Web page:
US President Barack Obama has given "strong support" to Mexico's war on drugs cartels, at the start of a summit in Guadalajara.
At talks with Mexico's President Felipe Calderon, he also raised the issues of swine flu and a ban on Mexican lorries entering the United States.
Canadian Prime Minister Stephen Harper joined the two leaders for dinner.
On Monday, a three-way summit will be held, likely to focus on problems caused by the economic recession.
It will be President Barack Obama's first attendance at the annual meeting of North American leaders.
It has been dubbed the meeting of three amigos, but difficult issues divide the participants, says BBC Mexico correspondent Stephen Gibbs.
Mexico is currently experiencing what looks set to be its deepest recession since the 1930s.
It is concerned that recent US moves, including a ban on Mexican truckers operating in the US, suggest protectionism and could worsen its economic situation, our correspondent says.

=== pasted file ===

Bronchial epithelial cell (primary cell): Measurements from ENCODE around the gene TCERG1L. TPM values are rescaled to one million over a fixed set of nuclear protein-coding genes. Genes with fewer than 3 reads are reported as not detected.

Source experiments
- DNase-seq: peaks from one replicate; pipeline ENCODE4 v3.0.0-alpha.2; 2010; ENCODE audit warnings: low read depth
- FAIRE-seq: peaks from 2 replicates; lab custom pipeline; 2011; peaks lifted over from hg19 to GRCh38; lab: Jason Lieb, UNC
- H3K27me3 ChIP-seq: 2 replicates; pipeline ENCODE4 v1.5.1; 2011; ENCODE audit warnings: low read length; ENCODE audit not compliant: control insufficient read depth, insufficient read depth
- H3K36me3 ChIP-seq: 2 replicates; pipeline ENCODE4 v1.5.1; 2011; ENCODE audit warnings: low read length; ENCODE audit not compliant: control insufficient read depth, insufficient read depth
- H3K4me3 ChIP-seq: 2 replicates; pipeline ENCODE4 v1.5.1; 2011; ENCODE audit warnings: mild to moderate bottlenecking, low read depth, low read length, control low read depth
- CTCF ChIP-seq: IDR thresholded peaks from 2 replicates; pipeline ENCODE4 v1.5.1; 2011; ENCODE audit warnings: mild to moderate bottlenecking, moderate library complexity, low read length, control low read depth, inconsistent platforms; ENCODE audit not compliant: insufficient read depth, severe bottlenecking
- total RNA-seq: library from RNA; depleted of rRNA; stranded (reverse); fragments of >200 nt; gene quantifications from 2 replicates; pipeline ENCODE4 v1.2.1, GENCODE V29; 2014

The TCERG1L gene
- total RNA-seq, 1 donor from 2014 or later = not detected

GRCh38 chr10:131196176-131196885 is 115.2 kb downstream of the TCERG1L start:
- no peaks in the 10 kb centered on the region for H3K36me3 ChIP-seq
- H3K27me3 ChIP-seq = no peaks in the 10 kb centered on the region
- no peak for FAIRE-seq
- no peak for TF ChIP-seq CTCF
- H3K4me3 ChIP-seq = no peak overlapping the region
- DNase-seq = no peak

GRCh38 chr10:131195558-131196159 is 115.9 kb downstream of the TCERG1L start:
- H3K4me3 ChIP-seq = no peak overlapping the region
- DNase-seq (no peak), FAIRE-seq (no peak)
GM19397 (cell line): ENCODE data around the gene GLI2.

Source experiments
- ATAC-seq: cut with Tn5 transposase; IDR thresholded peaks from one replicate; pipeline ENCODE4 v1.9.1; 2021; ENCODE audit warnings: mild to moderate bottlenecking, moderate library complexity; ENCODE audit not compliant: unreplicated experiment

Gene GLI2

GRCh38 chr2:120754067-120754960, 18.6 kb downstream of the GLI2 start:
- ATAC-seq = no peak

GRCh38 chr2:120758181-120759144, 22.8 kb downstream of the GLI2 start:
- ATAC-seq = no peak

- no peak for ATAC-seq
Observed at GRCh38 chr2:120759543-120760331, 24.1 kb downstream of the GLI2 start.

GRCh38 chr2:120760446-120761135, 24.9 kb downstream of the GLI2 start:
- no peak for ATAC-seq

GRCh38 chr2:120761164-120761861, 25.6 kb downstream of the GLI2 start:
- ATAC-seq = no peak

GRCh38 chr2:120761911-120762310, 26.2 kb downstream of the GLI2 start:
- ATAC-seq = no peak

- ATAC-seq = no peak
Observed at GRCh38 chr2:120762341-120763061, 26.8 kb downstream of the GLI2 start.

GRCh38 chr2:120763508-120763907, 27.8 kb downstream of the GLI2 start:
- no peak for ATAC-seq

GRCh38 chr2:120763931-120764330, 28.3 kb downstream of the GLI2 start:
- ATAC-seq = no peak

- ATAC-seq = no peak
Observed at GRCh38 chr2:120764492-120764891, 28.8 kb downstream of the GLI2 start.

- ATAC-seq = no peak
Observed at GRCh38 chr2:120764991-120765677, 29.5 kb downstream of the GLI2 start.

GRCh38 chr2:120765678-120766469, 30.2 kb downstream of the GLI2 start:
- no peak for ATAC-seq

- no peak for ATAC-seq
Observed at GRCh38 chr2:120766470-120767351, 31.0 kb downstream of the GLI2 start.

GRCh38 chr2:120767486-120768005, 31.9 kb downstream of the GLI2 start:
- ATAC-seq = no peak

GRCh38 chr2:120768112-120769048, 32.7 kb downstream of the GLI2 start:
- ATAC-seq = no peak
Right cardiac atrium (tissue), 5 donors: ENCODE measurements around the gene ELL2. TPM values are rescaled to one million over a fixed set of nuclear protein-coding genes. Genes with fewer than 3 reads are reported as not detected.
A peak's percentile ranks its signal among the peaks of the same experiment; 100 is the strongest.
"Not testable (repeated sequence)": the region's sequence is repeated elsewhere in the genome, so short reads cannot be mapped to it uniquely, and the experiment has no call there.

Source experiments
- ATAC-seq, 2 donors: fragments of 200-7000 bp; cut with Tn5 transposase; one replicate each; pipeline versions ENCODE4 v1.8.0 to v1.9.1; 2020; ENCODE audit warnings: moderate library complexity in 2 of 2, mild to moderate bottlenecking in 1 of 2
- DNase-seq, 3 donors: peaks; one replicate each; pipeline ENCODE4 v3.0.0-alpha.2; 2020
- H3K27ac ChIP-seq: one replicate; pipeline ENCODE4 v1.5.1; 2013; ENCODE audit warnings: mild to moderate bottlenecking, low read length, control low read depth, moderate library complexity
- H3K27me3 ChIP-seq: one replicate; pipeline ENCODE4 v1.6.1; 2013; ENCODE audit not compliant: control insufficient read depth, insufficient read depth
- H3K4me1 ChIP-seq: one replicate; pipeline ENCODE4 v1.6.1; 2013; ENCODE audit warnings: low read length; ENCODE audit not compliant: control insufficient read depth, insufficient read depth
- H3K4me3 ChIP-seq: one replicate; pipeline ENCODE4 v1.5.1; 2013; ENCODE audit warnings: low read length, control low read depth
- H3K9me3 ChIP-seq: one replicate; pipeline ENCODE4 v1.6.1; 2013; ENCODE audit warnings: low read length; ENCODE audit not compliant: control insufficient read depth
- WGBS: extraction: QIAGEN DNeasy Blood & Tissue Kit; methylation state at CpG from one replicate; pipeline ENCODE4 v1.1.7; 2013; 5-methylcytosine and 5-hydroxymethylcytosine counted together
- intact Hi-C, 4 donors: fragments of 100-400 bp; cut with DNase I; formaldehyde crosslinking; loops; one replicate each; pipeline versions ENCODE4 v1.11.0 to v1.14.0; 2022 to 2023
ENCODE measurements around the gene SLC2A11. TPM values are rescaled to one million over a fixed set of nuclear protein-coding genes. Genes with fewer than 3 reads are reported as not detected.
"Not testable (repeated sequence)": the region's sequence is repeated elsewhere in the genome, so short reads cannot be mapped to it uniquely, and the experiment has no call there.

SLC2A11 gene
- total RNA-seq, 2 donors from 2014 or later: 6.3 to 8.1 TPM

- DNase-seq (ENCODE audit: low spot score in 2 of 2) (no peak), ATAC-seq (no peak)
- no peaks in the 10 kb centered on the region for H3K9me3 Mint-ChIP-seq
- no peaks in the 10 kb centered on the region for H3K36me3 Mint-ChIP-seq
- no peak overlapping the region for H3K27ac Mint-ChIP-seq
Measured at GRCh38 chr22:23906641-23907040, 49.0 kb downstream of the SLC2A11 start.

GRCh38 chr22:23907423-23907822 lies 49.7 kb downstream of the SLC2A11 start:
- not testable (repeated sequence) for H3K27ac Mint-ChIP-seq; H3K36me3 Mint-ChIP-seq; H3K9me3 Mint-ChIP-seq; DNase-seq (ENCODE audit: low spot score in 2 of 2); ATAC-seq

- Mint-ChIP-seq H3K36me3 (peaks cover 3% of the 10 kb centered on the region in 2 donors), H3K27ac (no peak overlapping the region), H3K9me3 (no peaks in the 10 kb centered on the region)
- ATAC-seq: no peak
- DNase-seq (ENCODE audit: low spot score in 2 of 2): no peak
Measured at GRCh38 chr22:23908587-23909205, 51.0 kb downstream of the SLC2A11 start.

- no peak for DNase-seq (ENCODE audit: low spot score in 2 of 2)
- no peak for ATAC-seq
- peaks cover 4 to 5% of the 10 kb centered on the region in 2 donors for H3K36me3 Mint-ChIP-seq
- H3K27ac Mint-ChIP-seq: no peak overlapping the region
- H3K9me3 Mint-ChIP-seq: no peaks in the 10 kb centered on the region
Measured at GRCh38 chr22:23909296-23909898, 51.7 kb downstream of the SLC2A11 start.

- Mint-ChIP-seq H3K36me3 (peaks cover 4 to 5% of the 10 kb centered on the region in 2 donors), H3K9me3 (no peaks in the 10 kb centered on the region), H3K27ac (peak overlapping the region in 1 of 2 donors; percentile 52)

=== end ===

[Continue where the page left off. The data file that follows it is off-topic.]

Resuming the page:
Mr Harper is expected to press Mr Obama to revise the Buy America policy on public works, which has hit Canadian exporters hard.
Mexico is also unhappy with Canada's decision to require visas from Mexican visitors to the country.
The threat of organised crime is something which is more likely to unite the leaders, our correspondent adds.
Drug violence, an acute problem in Mexico, is showing some signs of spilling over the border into the southern US.
It also a growing problem in parts of Canada. Mexico will be pressing the US to free up more of its promised $1.4bn (£840m) in aid to combat drug trafficking.
August 10, 2009
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